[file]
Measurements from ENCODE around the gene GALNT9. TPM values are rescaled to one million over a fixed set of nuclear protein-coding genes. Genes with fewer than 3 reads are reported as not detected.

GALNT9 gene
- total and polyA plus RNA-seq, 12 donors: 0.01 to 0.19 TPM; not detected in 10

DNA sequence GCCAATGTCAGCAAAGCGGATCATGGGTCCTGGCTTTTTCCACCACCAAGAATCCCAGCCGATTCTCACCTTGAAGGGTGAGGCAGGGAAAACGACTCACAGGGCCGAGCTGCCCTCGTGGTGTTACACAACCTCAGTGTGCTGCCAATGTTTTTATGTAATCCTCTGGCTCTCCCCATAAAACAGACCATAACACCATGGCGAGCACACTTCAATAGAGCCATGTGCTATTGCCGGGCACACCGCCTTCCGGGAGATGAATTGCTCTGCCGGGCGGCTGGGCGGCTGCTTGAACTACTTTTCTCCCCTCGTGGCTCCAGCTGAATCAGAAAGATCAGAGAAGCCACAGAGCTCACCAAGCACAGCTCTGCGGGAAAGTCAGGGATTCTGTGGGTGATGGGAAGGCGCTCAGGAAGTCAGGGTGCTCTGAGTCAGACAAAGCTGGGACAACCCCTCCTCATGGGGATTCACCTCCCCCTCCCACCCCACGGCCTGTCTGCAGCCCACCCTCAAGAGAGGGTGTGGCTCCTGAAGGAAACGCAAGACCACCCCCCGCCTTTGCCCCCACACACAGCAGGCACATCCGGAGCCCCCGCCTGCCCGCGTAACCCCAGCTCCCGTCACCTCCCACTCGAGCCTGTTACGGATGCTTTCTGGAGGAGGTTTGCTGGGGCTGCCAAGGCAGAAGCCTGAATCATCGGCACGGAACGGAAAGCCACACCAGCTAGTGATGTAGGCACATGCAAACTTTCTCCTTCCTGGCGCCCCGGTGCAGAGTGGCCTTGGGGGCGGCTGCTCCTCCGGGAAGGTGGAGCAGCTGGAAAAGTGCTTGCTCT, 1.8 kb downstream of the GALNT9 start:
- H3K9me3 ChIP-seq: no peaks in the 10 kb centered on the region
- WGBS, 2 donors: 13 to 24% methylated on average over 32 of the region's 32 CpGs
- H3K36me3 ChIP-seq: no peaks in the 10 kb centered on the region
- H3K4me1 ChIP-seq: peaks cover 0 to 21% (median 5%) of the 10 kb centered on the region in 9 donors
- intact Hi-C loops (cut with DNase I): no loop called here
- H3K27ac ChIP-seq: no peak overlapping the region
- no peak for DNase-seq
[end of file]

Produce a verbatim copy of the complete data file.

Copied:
Measurements from ENCODE around the gene GALNT9. TPM values are rescaled to one million over a fixed set of nuclear protein-coding genes. Genes with fewer than 3 reads are reported as not detected.

GALNT9 gene
- total and polyA plus RNA-seq, 12 donors: 0.01 to 0.19 TPM; not detected in 10

DNA sequence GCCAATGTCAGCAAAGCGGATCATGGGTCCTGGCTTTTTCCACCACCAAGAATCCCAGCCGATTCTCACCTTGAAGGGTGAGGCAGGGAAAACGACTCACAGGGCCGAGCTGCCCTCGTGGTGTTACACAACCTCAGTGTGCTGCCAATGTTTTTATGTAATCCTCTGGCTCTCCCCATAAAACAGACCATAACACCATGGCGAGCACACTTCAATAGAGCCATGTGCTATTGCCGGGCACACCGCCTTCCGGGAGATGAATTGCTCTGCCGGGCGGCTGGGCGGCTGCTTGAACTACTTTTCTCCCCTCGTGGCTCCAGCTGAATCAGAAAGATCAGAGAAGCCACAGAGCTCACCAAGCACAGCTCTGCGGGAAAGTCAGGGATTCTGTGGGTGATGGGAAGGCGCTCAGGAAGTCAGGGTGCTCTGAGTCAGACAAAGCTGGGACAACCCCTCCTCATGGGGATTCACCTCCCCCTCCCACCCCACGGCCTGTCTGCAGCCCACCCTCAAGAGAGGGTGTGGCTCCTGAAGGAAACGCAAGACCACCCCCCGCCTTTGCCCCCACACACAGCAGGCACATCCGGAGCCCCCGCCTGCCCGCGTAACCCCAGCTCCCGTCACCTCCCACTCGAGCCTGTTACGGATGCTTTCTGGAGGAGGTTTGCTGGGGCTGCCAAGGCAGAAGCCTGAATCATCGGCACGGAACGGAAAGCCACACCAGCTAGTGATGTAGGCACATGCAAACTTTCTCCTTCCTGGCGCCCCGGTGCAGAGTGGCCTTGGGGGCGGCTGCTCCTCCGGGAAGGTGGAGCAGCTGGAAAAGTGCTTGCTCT, 1.8 kb downstream of the GALNT9 start:
- H3K9me3 ChIP-seq: no peaks in the 10 kb centered on the region
- WGBS, 2 donors: 13 to 24% methylated on average over 32 of the region's 32 CpGs
- H3K36me3 ChIP-seq: no peaks in the 10 kb centered on the region
- H3K4me1 ChIP-seq: peaks cover 0 to 21% (median 5%) of the 10 kb centered on the region in 9 donors
- intact Hi-C loops (cut with DNase I): no loop called here
- H3K27ac ChIP-seq: no peak overlapping the region
- no peak for DNase-seq